Far away from Cleveland in that autumn of our unwelcome house guests, students from another part of the world staged an uprising. In Tehran, Iran , students stormed the U.S. Embassy, taking hostages. Rage and xenophobia spilled across our campus, with particular focus on the international student program and its many Middle Eastern students. Picket signs bore angry slogans. Marchers shouted hateful, menacing words in the brown faces of our campus’ international guests. Newspapers decried their right and the rights of others like them to remain in our country. Ugly vengeance led to threats of expulsion, deportation, housing and job loss, and physical violence. Intimidation silenced many empathizers. Rage spilled across national lines, treating Iraqis and Iranians as one.
So our Ali problem grew. A hated foreigner through no fault of his own, Ali had unwittingly drawn us into a microcosm of the world outside the walls of our apartment and the border of our city. Could we turn him out to face rage, hatred and perhaps violence? Racial discrimination? Our hearts said no, no human being, not even Ali, ever unfriendly and still unwelcome, deserved that treatment. An international crisis was at hand and we determined to rise to the occasion by graciously extending Ali’s stay. Our only proviso was that he step up his efforts to find an apartment.
And then came Thanksgiving. My first Thanksgiving in my new home, it was laden with expectations. Twenty-one Thanksgivings had yet to take me over the river and through the woods to grandmother’s house or anywhere else. Thanksgiving dinner had always been a skimpy meal of stuffed turkey, mashed potatoes, mashed turnip and jellied cranberry sauce turned straight from a can onto a plastic saucer. When the food was ready, whoever reached the table first started in eating. No grace, no togetherness. The food was gobbled in minutes, with occasional grunts of conversation squeezed between bites, a quick slice of boxed pie, and it was done. It was a time of hopes unfulfilled and generous instincts unshared, a time when I longed for the storybook Thanksgivings I caught glimpses of at everyone else’s house. This year, I was determined to have that storybook Thanksgiving.
On Thanksgiving morning, Rodger and Eleanor arrived at daybreak, clapping their hands and shouting excitedly at spending Thanksgiving in our apartment. Kind Hillary brought them with our blessing from the home for mentally disabled adults where she worked. They had no family with whom to share a holiday feast, so they would share ours. The holiday mood set Rodger to jumping up and down on the sofa and Eleanor to delightfully touching everything within in reach. They chattered about turkey and pilgrims and sang songs reminiscent of elementary school. Hillary gently reminded Rodger not to jump on the furniture and Eleanor not to use her hands to explore our bodies and our belongings, but we didn’t mind much. We could see on their faces the joy inclusion in a holiday in a real home brought to them.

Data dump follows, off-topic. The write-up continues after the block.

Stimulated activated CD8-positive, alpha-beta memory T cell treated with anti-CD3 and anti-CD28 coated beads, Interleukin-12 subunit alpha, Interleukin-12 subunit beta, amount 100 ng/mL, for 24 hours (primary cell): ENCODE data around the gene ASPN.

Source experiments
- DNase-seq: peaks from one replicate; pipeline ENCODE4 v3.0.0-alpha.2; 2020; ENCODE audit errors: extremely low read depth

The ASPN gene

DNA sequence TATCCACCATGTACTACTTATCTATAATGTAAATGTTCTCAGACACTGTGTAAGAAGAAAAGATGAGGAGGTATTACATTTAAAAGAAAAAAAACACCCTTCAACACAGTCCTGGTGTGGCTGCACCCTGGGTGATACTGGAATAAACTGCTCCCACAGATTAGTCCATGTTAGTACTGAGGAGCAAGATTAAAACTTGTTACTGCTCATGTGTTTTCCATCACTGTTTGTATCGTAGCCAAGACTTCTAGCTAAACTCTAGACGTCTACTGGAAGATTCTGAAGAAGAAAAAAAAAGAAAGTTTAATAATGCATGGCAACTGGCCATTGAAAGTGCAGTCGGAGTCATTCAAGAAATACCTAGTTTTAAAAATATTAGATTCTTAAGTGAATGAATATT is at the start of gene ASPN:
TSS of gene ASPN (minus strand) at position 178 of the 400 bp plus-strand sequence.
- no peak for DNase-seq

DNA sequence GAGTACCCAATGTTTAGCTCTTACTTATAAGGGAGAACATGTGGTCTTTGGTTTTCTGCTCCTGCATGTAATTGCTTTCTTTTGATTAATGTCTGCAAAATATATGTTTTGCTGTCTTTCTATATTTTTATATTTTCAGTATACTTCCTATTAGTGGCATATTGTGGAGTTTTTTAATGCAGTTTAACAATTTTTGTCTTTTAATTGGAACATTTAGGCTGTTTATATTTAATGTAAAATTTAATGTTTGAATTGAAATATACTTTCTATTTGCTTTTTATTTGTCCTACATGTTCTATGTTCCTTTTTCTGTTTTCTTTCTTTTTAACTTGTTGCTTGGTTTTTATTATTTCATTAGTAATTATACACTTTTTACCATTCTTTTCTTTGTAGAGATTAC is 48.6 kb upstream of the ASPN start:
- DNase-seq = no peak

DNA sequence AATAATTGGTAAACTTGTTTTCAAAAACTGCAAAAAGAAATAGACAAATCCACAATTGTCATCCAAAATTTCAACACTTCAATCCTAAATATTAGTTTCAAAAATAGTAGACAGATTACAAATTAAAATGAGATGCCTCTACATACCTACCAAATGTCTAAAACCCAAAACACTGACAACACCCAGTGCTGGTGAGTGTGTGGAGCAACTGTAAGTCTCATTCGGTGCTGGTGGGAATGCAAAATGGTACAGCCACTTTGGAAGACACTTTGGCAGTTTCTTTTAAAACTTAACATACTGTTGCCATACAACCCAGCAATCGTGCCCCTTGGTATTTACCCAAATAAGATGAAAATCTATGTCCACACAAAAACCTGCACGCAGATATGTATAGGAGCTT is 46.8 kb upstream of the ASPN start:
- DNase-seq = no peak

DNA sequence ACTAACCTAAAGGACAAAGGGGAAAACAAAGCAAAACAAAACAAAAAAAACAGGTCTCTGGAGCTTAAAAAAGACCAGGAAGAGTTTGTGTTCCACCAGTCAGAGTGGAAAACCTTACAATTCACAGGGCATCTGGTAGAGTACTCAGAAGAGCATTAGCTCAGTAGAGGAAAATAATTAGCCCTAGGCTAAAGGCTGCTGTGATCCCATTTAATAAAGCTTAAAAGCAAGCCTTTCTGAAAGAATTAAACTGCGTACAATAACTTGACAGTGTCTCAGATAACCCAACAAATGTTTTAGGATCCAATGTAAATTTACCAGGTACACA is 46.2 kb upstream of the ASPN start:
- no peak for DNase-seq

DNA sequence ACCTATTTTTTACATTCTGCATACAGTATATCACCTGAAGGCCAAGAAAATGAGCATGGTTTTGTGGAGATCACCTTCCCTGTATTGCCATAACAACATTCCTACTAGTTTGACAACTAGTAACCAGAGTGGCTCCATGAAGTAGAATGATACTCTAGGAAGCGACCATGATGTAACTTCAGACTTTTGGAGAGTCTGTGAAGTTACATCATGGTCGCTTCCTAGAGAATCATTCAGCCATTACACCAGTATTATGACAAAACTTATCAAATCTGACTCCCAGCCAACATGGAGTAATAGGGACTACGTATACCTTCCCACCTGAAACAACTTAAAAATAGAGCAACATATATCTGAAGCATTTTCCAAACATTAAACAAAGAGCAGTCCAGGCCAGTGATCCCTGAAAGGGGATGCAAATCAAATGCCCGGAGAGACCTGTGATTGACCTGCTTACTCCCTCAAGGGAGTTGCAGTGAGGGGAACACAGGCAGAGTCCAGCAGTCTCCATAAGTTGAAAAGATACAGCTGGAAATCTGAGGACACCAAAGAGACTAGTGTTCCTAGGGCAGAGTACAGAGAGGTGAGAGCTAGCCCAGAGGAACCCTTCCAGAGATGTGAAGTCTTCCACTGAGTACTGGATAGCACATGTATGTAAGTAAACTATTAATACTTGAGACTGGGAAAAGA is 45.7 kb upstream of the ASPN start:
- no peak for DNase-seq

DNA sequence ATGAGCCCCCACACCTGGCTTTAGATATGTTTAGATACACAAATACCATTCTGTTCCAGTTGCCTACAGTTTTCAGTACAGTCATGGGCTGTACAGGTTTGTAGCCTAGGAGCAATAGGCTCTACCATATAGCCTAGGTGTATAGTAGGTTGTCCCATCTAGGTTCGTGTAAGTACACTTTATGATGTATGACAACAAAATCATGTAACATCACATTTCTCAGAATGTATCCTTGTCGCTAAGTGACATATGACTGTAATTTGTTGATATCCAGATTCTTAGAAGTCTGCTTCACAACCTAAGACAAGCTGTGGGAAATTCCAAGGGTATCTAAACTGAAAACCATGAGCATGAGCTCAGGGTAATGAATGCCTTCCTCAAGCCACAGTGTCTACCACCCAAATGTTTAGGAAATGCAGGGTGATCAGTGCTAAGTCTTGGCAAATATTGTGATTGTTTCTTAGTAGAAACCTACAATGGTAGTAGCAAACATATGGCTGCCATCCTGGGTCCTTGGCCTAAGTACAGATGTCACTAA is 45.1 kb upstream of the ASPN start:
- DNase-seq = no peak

When Ali woke up, we ducked our heads together and whispered – what should we do about Ali? Deep down, we acknowledged, we knew there was only one thing to do. With trepidation, we asked if he and Ann wanted to celebrate Thanksgiving with us.
For the first time since bursting into our lives, Ali’s face lit up with a broad and grateful smile. Soon the kitchen was bustling with washing and peeling, slicing and stirring. Ali didn’t wait to be asked- he asked us what he could do to help prepare the feast. With good cheer, he sliced vegetables and carved meat. He shared stories of his home and his own family’s celebrations. He listened with interest to our tales of Thanksgivings past, with our varied family traditions. Even Ann said a few words of her own, the most we’d heard her speak in Ali’s presence. Rodger and Eleanor eagerly pitched in, setting the table, singing songs, and carrying condiments to the table. Working alongside one another, swapping stories and sharing memories and dreams, we didn’t seem so different after all. The Iraqi and the British girl, the mentally-disabled adults with no family, and four American students from different states and backgrounds setting culture, history and politics aside to find a common humanity. When our meal was ready, we counted each other among the blessings for which we gave thanks.
With a lot of effort and some luck, Ali found an apartment of his own just after Thanksgiving, and we never saw him or Ann again. But each year at Thanksgiving I remember that special magic of sharing the holiday with people so different from myself.
The names of the people in this story have been changed.